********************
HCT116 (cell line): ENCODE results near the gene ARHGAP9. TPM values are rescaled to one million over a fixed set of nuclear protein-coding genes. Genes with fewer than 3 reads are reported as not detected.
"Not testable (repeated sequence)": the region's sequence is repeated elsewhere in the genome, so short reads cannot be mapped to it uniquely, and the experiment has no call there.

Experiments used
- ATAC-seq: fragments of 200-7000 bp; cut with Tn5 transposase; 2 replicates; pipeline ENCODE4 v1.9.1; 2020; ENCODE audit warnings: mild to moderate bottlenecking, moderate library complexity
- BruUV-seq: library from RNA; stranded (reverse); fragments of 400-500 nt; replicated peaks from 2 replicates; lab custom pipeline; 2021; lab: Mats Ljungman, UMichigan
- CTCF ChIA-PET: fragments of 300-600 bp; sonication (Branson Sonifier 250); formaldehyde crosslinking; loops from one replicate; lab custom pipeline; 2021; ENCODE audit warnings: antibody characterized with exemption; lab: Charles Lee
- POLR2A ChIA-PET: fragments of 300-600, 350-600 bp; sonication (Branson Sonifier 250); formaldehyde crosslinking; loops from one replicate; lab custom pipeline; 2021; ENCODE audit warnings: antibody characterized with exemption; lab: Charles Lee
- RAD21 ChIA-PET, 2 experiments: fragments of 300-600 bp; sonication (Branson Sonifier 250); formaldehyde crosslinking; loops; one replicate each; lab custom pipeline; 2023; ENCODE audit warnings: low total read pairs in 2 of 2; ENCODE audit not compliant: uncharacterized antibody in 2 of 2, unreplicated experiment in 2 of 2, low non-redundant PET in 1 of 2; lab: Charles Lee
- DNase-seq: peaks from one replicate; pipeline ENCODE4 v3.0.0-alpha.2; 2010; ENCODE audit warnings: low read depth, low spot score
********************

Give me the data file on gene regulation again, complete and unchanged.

HCT116 (cell line): ENCODE results near the gene ARHGAP9. TPM values are rescaled to one million over a fixed set of nuclear protein-coding genes. Genes with fewer than 3 reads are reported as not detected.
"Not testable (repeated sequence)": the region's sequence is repeated elsewhere in the genome, so short reads cannot be mapped to it uniquely, and the experiment has no call there.

Experiments used
- ATAC-seq: fragments of 200-7000 bp; cut with Tn5 transposase; 2 replicates; pipeline ENCODE4 v1.9.1; 2020; ENCODE audit warnings: mild to moderate bottlenecking, moderate library complexity
- BruUV-seq: library from RNA; stranded (reverse); fragments of 400-500 nt; replicated peaks from 2 replicates; lab custom pipeline; 2021; lab: Mats Ljungman, UMichigan
- CTCF ChIA-PET: fragments of 300-600 bp; sonication (Branson Sonifier 250); formaldehyde crosslinking; loops from one replicate; lab custom pipeline; 2021; ENCODE audit warnings: antibody characterized with exemption; lab: Charles Lee
- POLR2A ChIA-PET: fragments of 300-600, 350-600 bp; sonication (Branson Sonifier 250); formaldehyde crosslinking; loops from one replicate; lab custom pipeline; 2021; ENCODE audit warnings: antibody characterized with exemption; lab: Charles Lee
- RAD21 ChIA-PET, 2 experiments: fragments of 300-600 bp; sonication (Branson Sonifier 250); formaldehyde crosslinking; loops; one replicate each; lab custom pipeline; 2023; ENCODE audit warnings: low total read pairs in 2 of 2; ENCODE audit not compliant: uncharacterized antibody in 2 of 2, unreplicated experiment in 2 of 2, low non-redundant PET in 1 of 2; lab: Charles Lee
- DNase-seq: peaks from one replicate; pipeline ENCODE4 v3.0.0-alpha.2; 2010; ENCODE audit warnings: low read depth, low spot score